Saturday, March 9, 2013

Has EVERY educational technology company that made political donations in Utah gotten a state contract? Open question, but I think the answer is yes.

How do you win a statewide contract to provide educational software for schools in Utah?  You could spend time pitching your wares to individual schools and districts--I've sat through a number of demonstrations myself.  "If you use whatever program for a whole bunch of minutes each week, it will drastically improve an important skill x in the students.  We will then print reports showing that they improved."

But why waste your time thinking small?  Only 1 or 2 of our state legislators taught public school, and they hold the purse strings to much larger sums of money than the districts with much wider latitude on how to spend it.  Convince them that your product is a silver bullet--but making sure to repeat "I'm not saying this is a silver bullet"--as you hand them "research-based" reports showing your program drastically improved test scores in that one district in that one state.

Those legislators can then write a bill with a Request For Proposals (RFP's).  Those requests can be for "personalized teacher professional development plans," "special education specific reading software,"  "handheld reading devices to give reading tests,"  "reading software for preschoolers on a laptop with a dashboard," or whatever.  These open Requests for Proposals are supposed to open up a competitive bidding process that ensures the taxpayer-funded school system has the latitude to purchase the best product at the best price.  However, just Imagine the potential power in helping determine the specific wording and feature requests for one of these "open" proposals...  I've taken to calling them Referrals to Friends of stePhenson.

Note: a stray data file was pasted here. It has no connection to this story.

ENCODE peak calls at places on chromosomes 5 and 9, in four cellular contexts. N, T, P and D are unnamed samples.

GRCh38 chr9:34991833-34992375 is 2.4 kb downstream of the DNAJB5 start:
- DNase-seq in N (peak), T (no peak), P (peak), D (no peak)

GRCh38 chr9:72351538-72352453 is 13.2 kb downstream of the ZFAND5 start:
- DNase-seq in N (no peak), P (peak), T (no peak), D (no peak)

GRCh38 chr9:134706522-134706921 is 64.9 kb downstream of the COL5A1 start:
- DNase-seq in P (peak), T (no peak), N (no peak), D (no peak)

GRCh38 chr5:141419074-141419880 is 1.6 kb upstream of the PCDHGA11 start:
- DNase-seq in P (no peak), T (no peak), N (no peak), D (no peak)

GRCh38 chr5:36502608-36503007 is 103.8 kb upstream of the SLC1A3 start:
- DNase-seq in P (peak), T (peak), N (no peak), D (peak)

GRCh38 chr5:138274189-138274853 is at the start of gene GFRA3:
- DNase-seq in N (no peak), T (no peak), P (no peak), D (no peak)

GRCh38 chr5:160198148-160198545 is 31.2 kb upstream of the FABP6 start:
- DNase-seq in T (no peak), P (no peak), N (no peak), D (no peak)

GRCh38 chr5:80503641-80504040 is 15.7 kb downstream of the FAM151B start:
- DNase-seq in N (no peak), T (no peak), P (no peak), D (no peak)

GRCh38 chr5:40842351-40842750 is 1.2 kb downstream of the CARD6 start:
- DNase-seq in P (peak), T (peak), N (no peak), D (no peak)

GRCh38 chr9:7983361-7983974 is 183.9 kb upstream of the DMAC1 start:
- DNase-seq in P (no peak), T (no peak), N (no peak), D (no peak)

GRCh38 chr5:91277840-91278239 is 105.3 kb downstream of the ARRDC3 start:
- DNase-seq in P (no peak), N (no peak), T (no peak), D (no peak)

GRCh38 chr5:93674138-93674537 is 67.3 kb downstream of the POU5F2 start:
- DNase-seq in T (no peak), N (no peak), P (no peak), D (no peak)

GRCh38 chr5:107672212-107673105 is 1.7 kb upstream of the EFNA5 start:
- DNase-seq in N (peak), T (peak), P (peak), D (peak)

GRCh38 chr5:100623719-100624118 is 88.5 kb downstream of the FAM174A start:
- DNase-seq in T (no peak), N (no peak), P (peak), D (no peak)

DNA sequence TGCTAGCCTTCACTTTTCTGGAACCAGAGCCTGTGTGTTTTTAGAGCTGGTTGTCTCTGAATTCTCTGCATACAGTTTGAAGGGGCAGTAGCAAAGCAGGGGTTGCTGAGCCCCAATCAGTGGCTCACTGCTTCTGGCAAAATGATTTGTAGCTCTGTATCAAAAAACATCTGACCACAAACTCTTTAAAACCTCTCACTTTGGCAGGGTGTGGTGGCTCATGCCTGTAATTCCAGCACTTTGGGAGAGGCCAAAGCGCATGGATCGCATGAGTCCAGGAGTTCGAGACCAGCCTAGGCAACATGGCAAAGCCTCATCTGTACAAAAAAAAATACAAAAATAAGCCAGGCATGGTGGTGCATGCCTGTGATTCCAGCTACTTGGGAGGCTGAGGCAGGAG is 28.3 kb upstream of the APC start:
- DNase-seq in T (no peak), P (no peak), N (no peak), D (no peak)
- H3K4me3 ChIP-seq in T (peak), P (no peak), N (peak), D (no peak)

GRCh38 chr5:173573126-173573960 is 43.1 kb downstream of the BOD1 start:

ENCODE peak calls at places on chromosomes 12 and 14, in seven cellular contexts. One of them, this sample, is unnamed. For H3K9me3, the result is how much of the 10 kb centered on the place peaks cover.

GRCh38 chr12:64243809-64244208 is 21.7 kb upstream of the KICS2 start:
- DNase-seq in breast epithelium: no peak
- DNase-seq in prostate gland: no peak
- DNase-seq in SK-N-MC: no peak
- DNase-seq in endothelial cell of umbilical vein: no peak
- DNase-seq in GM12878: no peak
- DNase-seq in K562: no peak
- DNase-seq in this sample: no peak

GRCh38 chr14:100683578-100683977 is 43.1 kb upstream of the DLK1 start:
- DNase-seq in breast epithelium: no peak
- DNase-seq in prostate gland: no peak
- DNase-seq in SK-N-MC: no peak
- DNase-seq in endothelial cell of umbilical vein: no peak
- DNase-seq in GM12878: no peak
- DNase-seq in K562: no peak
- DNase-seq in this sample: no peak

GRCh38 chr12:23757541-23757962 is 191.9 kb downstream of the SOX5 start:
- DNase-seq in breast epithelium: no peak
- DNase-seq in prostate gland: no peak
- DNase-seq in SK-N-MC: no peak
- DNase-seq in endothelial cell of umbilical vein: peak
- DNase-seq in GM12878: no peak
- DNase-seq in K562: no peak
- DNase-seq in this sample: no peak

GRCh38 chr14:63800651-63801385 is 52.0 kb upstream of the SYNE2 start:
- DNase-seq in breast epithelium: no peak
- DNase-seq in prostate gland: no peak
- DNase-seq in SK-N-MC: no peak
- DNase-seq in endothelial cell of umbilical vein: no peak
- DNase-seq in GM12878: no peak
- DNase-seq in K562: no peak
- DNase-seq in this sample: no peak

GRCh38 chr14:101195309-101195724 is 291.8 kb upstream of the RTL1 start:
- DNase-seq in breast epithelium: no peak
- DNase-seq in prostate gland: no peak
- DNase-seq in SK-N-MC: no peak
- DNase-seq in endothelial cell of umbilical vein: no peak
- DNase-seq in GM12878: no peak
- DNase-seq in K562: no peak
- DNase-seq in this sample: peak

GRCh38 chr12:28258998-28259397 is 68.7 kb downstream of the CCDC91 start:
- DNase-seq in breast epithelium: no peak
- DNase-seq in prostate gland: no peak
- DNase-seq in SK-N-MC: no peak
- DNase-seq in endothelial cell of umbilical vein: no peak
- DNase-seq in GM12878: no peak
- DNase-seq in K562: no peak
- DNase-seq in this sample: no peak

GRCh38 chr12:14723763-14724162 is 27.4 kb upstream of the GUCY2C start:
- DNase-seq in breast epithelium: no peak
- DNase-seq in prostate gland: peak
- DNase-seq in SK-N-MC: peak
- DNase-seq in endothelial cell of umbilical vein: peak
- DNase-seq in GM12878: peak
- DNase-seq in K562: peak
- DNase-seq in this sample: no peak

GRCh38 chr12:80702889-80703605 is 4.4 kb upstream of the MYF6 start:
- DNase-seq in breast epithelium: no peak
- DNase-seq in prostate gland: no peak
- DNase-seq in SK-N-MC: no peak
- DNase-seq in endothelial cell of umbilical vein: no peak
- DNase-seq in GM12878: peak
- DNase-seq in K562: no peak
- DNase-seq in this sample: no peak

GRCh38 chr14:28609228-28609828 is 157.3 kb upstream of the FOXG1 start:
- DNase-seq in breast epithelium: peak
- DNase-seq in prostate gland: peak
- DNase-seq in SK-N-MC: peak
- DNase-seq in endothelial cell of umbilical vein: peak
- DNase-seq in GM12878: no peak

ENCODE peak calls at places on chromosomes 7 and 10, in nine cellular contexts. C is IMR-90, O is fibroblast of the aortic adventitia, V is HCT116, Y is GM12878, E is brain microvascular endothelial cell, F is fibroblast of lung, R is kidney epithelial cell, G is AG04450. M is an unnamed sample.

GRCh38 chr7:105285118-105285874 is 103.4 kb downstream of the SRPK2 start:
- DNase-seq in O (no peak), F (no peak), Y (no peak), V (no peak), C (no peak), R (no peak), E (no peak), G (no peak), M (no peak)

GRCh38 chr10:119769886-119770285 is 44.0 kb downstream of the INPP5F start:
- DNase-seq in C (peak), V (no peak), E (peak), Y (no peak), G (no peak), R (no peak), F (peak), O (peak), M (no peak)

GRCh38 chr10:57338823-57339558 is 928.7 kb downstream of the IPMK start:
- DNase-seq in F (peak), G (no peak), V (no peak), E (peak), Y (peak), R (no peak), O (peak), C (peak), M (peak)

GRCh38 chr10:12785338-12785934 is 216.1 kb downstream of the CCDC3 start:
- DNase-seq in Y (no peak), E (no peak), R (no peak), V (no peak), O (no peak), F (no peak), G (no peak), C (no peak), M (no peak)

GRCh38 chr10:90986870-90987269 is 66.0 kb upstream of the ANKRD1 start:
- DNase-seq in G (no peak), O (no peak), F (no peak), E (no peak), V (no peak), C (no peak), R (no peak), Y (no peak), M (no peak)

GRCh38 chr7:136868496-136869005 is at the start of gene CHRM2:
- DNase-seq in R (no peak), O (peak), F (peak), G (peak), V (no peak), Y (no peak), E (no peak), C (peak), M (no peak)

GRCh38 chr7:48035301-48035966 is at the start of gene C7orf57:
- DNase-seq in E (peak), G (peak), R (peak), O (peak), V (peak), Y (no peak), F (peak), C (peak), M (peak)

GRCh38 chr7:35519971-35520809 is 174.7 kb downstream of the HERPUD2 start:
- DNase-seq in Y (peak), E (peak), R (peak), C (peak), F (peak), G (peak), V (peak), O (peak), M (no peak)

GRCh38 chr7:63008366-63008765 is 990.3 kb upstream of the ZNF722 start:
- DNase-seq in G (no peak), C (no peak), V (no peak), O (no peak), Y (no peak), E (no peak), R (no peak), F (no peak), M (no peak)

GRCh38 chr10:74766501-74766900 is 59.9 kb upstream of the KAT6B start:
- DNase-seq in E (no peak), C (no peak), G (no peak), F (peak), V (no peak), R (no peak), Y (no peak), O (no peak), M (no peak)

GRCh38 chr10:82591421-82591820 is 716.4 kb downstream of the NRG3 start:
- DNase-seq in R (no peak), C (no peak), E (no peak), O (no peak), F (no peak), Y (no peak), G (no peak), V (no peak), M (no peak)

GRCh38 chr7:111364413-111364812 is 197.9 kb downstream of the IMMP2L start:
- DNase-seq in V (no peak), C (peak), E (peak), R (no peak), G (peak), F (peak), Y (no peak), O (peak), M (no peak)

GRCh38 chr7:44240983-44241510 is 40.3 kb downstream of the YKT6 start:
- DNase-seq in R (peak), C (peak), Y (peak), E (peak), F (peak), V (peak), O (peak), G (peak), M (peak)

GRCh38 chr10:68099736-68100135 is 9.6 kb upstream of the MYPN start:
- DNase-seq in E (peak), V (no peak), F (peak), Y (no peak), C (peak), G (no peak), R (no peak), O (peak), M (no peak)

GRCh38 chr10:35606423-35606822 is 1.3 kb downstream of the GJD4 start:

I was put back on this horse when I was contacted by a blogger in Arizona, a retired high school English teacher, who had read my posts on Imagine Learning and Waterford's political spending and custom RFP's.  A state senator there is running a bill opening up a $30 million RFP for reading software with a suspiciously specific list of requirements.  This teacher and his commenters tracked down the company posed to benefit from this custom bill, Utah's Imagine Learning.  He broke down the specific language of this year's bill and a past proposal to show how it was specifically crafted for Imagine Learning.  Then he posted about the fact that Imagine Learning is a paying member of ALEC and then linked to my posts about Imagine Learning's political donations in Utah that of course had nothing to do with their statewide contract.